10. Physiologic mechanisms of circulatory and body fluid losses in weightlessness identified by mathematical modeling

    NASA Technical Reports Server (NTRS)

    Simanonok, K. E.; Srinivasan, R. S.; Charles, J. B.

    1993-01-01

    Central volume expansion due to fluid shifts in weightlessness is believed to activate adaptive reflexes which ultimately result in a reduction of the total circulating blood volume. However, the flight data suggests that a central volume overdistention does not persist, in which case some other factor or factors must be responsible for body fluid losses. We used a computer simulation to test the hypothesis that factors other than central volume overdistention are involved in the loss of blood volume and other body fluid volumes observed in weightlessness and in weightless simulations. Additionally, the simulation was used to identify these factors. The results predict that atrial volumes and pressures return to their prebedrest baseline values within the first day of exposure to head down tilt (HDT) as the blood volume is reduced by an elevated urine formation. They indicate that the mechanisms for large and prolonged body fluid losses in weightlessness is red cell hemoconcentration that elevates blood viscosity and peripheral resistance, thereby lowering capillary pressure. This causes a prolonged alteration of the balance of Starling forces, depressing the extracellular fluid volume until the hematocrit is returned to normal through a reduction of the red cell mass, which also allows some restoration of the plasma volume. We conclude that the red cell mass becomes the physiologic driver for a large 'undershoot' of the body fluid volumes after the normalization of atrial volumes and pressures.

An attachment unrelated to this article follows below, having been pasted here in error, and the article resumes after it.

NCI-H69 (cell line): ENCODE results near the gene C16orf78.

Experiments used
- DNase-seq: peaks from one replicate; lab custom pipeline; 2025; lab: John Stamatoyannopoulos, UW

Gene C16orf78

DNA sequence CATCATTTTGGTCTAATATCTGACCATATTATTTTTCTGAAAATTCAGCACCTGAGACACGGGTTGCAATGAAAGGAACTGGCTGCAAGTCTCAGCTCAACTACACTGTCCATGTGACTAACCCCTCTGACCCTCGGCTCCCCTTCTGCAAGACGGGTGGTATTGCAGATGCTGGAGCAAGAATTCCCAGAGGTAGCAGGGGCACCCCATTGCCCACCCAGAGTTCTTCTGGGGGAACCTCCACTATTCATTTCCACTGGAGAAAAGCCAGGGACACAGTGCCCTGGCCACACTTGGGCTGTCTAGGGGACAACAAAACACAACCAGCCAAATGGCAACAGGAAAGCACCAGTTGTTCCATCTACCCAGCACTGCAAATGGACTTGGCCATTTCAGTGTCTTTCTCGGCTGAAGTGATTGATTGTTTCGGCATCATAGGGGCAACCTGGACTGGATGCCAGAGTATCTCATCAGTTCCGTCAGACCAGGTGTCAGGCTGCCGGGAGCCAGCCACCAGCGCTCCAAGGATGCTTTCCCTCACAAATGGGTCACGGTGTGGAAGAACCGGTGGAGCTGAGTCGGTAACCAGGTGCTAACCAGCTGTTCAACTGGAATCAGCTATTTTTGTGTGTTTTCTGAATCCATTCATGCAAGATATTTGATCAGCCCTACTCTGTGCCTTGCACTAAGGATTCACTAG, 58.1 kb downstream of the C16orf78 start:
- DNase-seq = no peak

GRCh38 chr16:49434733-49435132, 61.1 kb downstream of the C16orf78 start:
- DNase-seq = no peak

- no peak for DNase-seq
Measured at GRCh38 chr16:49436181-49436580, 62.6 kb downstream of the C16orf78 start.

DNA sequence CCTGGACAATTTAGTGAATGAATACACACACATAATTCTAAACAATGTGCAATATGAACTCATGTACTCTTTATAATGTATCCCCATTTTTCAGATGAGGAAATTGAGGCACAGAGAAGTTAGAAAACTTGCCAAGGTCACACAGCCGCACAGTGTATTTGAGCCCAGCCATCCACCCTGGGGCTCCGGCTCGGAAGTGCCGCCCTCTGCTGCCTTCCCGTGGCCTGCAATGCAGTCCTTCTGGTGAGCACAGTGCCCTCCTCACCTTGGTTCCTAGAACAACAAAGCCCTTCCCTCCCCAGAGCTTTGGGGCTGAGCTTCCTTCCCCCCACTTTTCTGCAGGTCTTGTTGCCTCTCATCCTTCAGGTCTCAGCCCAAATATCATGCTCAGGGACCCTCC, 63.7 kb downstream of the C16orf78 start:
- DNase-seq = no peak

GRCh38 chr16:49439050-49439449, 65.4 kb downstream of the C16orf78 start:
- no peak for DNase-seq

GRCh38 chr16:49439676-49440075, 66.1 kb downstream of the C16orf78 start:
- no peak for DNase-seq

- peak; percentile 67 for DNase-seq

11. Edemagenic gain and interstitial fluid volume regulation.

    PubMed

    Dongaonkar, R M; Quick, C M; Stewart, R H; Drake, R E; Cox, C S; Laine, G A

    2008-02-01